John W. Welch responds to David P. Wright concerning the relationship between Alma 12-13 and Hebrews; argues that the Melchizedek material in the Book of Mormon has strong parallels from texts such as those from Qumran and 2 Enoch.

John W. Welch

John W. Welch, "Approaching New Approaches," Review of Books on the Book of Mormon 6, no. 1 (1994): 168-181

Foundation for Ancient Research and Mormon Studies
John W. Welch, David P. Wright
Reading Public

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The Alleged Influence of Hebrews on Alma 13. While underemphasizing the importance of Genesis 14, Wright overstates the alleged influence of Hebrews 7 on Alma 13. In many ways, Alma 13 is an independent text. For example, as mentioned above, the phrase "priest of the most high God" (Genesis 14: 18; Hebrews 7: I) never appears in Alma 13. This reduces the significance of the alleged order in which Melchizedek's priesthood is mentioned in Alma 13 (a chapter which contains many references to that priesthood), and also points out one of many differences between these texts.

Similarly, Hebrews 7 describes Melchizedek as being without "beginning of days, nor end of life," whereas Alma 13:7 describes his priesthood as "without beginning of days or end of years." The words "end of years" appear in Daniel 11 :6. This phrase, like others here, such as those dealing with "beginning" and "end" and "from eternity to all eternity" (Alma 13:7) are common in the scriptures and can be identified with the aid of a computer. In other words, phrases like these in Alma 13 that are crucial to parts of Wright's arguments are not exclusive to Hebrews, and some of them are not found there at all. Thus, one should not overstate the possible influence of Hebrews 7 on Alma 13.

Wright's fourth point derives from a remark about the meaning of Melchizedek's name or title. The differences here between Hebrews 7 and Alma 13 also deserve more attention. Wright admits that "King of righteousness" and the word "righteousness" do not appear in Alma 13: 17-19, whereas this is the interpretation of the name Melchizedek given in Hebrews 7. If Joseph Smith were simply free associating with the text of Hebrews 7, it is quite surprising in a text devoted so extensively to perfection and righteousness that he would not have utilized the point. Wright makes a valid observation that the phrase "Prince of Peace" is found in Isaiah, as well as in Alma 13, but it bears reminding that the phrase "Prince of Peace" is not found in Hebrews 7. And indeed, Alma had the text of Isaiah 9:6, and so this expression would have been known to Alma, who could well have introduced it into the Melchizedek pericope. For, after all, the point of Alma 13: 16 is that the priesthood ordinances were performed in a manner such that "the people might look forward on the Son of God"; hence, for Alma to utilize a Messianic phrase from Isaiah in connection with Melchizedek only two verses later fits the rhetorical context of the passage.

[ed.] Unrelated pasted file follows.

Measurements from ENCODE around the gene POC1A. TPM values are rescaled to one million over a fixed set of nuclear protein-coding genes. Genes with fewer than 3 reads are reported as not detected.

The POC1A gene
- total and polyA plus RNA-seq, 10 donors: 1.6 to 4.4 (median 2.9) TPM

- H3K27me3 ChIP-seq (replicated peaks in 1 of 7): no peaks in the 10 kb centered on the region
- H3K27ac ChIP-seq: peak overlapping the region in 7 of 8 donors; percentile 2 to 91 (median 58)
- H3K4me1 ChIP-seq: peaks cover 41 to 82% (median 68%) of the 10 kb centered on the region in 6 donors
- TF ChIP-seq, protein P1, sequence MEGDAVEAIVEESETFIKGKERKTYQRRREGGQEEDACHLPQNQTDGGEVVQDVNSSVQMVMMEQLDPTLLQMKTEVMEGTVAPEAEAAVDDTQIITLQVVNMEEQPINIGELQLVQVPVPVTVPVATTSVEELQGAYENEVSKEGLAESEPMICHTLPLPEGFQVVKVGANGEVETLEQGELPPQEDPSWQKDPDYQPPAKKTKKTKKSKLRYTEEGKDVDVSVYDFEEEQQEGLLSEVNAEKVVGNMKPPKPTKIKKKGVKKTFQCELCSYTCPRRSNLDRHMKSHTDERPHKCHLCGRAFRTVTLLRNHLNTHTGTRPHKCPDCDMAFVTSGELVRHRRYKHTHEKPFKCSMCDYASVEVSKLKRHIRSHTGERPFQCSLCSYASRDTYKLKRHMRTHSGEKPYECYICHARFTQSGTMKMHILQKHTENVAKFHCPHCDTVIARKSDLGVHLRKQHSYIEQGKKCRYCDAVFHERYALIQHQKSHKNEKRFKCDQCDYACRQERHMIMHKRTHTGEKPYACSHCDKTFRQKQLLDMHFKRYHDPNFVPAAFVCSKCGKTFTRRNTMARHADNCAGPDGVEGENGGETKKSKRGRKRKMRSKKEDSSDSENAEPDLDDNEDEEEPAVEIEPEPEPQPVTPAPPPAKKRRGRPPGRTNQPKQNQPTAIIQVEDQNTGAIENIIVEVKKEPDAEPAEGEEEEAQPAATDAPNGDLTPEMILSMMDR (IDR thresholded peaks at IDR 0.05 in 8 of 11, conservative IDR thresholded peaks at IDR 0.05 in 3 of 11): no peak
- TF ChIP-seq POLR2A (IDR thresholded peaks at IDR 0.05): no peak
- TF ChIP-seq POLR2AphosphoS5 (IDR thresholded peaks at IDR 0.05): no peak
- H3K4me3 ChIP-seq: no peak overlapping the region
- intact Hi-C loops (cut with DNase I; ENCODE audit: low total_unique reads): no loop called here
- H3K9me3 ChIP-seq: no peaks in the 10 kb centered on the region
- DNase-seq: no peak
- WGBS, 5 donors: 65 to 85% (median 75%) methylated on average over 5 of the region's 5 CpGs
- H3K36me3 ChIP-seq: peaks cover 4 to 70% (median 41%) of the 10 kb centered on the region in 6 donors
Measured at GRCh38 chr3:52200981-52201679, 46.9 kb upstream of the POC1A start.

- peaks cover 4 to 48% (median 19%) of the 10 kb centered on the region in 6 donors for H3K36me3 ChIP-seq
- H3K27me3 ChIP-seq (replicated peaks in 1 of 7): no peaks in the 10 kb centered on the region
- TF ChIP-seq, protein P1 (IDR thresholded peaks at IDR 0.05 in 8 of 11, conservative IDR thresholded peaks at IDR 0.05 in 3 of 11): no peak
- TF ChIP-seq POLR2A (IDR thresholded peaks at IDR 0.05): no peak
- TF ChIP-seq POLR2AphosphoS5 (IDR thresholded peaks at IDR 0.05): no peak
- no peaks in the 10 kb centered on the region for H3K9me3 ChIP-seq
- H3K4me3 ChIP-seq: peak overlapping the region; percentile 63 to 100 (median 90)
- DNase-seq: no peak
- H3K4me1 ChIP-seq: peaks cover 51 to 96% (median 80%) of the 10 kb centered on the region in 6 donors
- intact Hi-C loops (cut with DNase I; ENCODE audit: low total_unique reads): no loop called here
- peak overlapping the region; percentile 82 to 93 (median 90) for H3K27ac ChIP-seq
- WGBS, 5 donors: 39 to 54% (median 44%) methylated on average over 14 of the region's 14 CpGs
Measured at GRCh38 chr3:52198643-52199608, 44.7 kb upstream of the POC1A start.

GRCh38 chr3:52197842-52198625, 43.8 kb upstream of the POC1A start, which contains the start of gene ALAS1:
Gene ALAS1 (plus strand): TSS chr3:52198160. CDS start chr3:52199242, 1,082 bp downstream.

Wright's fifth point is that both texts make mention of Melchizedek's father. Here again the differences are significant. In Hebrews 7, the main argument is that the Melchizedek Priesthood is superior to the Levitical Priesthood. Rights to the Levitical Priesthood were inherited by birth into the tribe of Levi, but Melchizedek lived before the times of Levi and Moses, and, accordingly, numerous commentators, both ancient and modem, have noted the salient fact that Melchizedek is the only priest mentioned in the Old Testament whose lineage is not given. When Alma (after considerable discussion of the wickedness of the ancient people) mentions Melchizedek's faith, the high priesthood, the holy order of God, the preaching of repentance, repentance causing peace, and Melchizedek's having been a prince who reigned under his father, need we associate this with Hebrews 7:3. "without father. without mother"? Since one can reasonably assume that Alma knew that the Genesis account did not mention Melchizedek's parentage and wished to use Melchizedek as the preeminent example of the High Priesthood "after the order of the Son. the Only Begotten of the Father" (Alma 13:9, emphasis added), what would be more logical for Alma to state than that this Melchizedek (a type of Christ) reigned under his father, just as Christ stands under his Father? The presence of the ideas of fatherhood and sonship already in the text of Alma 13:5-9 diminishes the likelihood that the mention of Melchizedek's father in Alma 13:18 was spawned by some reflex to Hebrews 7:3.

Finally, Wright's sixth point is the mention of Melchizedek's greatness. Here it is true that Hebrews 7:4 says, "Now consider how great this man was," but again the question is whether this would not be a natural concluding comment for Alma to have made independently. The word "great" is a fairly common word in any language. and the mysterious importance of Melchizedek has naturally fascinated Jews and Christians for many centuries, as I have discussed at some length. The greatness of Melchizedek was intuitively obvious, for example, to the writers of the books of Jubilees and 2 Enoch, to the authors of the Melchizedek document from Qumran, to Philo, and to several early Christian sects.

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